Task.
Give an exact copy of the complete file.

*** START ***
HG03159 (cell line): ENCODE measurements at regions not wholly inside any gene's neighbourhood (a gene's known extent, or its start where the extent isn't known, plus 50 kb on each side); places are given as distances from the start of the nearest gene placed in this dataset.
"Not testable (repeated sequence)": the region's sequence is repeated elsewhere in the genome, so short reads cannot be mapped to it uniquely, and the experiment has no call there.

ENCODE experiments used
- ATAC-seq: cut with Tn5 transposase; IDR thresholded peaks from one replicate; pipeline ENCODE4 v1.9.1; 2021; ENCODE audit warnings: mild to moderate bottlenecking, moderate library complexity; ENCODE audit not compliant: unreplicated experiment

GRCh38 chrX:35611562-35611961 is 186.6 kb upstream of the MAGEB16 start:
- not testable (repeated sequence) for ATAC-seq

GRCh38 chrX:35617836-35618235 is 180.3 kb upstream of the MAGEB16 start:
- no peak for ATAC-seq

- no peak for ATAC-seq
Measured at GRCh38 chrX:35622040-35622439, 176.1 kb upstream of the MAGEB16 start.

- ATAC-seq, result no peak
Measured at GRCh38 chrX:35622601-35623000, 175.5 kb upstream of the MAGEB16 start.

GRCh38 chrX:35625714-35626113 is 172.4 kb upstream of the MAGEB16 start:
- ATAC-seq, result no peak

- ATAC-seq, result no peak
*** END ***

HG03159 (cell line): ENCODE measurements at regions not wholly inside any gene's neighbourhood (a gene's known extent, or its start where the extent isn't known, plus 50 kb on each side); places are given as distances from the start of the nearest gene placed in this dataset.
"Not testable (repeated sequence)": the region's sequence is repeated elsewhere in the genome, so short reads cannot be mapped to it uniquely, and the experiment has no call there.

ENCODE experiments used
- ATAC-seq: cut with Tn5 transposase; IDR thresholded peaks from one replicate; pipeline ENCODE4 v1.9.1; 2021; ENCODE audit warnings: mild to moderate bottlenecking, moderate library complexity; ENCODE audit not compliant: unreplicated experiment

GRCh38 chrX:35611562-35611961 is 186.6 kb upstream of the MAGEB16 start:
- not testable (repeated sequence) for ATAC-seq

GRCh38 chrX:35617836-35618235 is 180.3 kb upstream of the MAGEB16 start:
- no peak for ATAC-seq

- no peak for ATAC-seq
Measured at GRCh38 chrX:35622040-35622439, 176.1 kb upstream of the MAGEB16 start.

- ATAC-seq, result no peak
Measured at GRCh38 chrX:35622601-35623000, 175.5 kb upstream of the MAGEB16 start.

GRCh38 chrX:35625714-35626113 is 172.4 kb upstream of the MAGEB16 start:
- ATAC-seq, result no peak

- ATAC-seq, result no peak